The light fades too early through the late fall. With a paucity of daylight I dole it out with great attention. I find myself plotting more.
When the solstice arrived Friday I secretly celebrated. The lengthening days, if only by drops, mean the Hendricksons are looking up from the cobble wondering when the combination of light, temperature and whatever else it is they're waiting for will be right. It's not close but it's coming.
Sunday I had to distract my brain and with holiday preparations as complete as they're going to be Ann suggested I go for a walk by a stream and taunt some trout.
It's the season of small flies and slack water. The zebra midge is the fly I tie on most this time of year though I probably should use it more during other seasons. A small Copper John gave weight to my rig.
A small stream by the house is one of my favorites. It's familiar in ways I never expected to know water. I've seen it thin and thick and everywhere in between. I've seen it transform from a stream of Brookies to one with mostly Browns. I know some of it's secrets.
This stream winds north edging farmer's fields, burrowing under the highway, flowing beyond the bridges at Sandy Hook deep into melancholy.
Our church was empty last night. I know that sounds like a figure of speech but it's not. Christmas Eve at St. John's is a special time. It's a small church and is New England story book perfect. It's usually packed on Christmas Eve. Not last night.
Twenty people struggled to fill a space that'll hold eighty. I suppose that maybe there was too little joy in Sandy Hook to support caroling and the promise of a coming savior. More than anything the ninety minutes echoed the struggle towards normality -- a journey that I thought we had begun but which still seems to be out there somewhere.
Sunday's fishing was restorative. I dove into it with a focus that forced me to shunt aside all the stray thoughts that have occupied me lately and just be in the moment. I fished the likely spots with special attention to soft areas just off the main current. It yielded the desired results, mostly on the midge though a few took the Copper John. Where there was one, there was reliably a few more. Perfect winter fishing.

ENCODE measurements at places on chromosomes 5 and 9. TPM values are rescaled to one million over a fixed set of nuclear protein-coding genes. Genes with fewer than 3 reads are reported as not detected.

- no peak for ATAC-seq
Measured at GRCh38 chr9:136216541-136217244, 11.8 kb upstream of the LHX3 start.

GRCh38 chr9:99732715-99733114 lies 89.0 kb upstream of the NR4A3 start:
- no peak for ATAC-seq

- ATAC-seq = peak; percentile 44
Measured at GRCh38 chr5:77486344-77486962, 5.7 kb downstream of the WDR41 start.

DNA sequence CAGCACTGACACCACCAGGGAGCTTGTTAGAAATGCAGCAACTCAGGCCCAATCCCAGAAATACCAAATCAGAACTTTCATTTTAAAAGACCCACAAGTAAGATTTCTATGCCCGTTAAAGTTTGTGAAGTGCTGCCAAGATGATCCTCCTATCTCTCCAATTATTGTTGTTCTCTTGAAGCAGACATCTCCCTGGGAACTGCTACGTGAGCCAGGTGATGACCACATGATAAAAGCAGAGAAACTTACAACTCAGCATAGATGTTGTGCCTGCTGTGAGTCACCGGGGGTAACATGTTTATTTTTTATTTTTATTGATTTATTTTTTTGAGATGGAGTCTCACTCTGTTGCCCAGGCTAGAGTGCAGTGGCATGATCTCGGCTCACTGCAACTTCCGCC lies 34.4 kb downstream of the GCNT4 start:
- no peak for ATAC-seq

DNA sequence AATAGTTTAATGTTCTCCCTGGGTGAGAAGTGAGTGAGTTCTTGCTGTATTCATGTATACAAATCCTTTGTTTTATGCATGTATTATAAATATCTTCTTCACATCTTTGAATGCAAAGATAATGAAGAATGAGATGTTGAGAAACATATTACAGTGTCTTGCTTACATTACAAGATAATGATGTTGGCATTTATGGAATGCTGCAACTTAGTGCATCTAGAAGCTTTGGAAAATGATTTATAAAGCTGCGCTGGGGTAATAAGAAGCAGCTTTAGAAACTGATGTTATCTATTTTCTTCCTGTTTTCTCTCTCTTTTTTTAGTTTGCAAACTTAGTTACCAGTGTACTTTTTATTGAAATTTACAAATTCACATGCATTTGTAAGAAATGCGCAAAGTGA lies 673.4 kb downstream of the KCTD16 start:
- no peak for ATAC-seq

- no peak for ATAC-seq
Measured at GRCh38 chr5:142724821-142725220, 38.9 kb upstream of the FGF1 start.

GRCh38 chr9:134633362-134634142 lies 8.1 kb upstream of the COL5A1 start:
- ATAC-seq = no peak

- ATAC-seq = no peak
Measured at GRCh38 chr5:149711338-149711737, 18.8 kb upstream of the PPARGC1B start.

I wandered a thin tributary for a few hours picking up trout in the likely spots and making hopeful casts to unlikely water. The trout cooperated in ways I had no right to expect. Perhaps some cosmic balance is possible. At least in the world of trout.
During this season I enjoy hearing David Sedaris' Santaland Diary reading on NPR. It ends as follows:
Tonight, I saw a woman slap and shake her crying child. She yelled: Rachel, get on that man's lap and smile or I'll give you something to cry about. Then she sat Rachel on Santa's lap and I took the picture, which supposedly means on paper, that everything is exactly the way it's supposed to be - that everything is snowy and wonderful.
It's not about the child or Santa or Christmas or anything, but the parents' idea of a world they cannot make work for them.David has a way of painting amusing, dark pictures about the human condition but this struck me pretty hard when I heard it yesterday evening. In town we're going through the motions of Christmas service and present opening and caroling and family dinners. But life is still too raw to make if feel like anything but wallpaper covering something ugly; wrenching sorrow and an awful, harsh reality.
Sam just stopped by. He's very excited about his Christmas gifts and at thirteen I know he no longer harbors a belief in the magic of Christmas. But I sense that maybe there's still some of that wonder that can only be found in the young.
That's part of the journey we're all on. To find the wonder that we've lost. To restore the wonder that our children have had stolen. To break the cycle of gloom and once again to be able to look at each day as something more than to simply be survived.
Longer days will help. Life is always more wonderful when the sun is shining. Especially when it's shining on a ribbon of water harboring trout.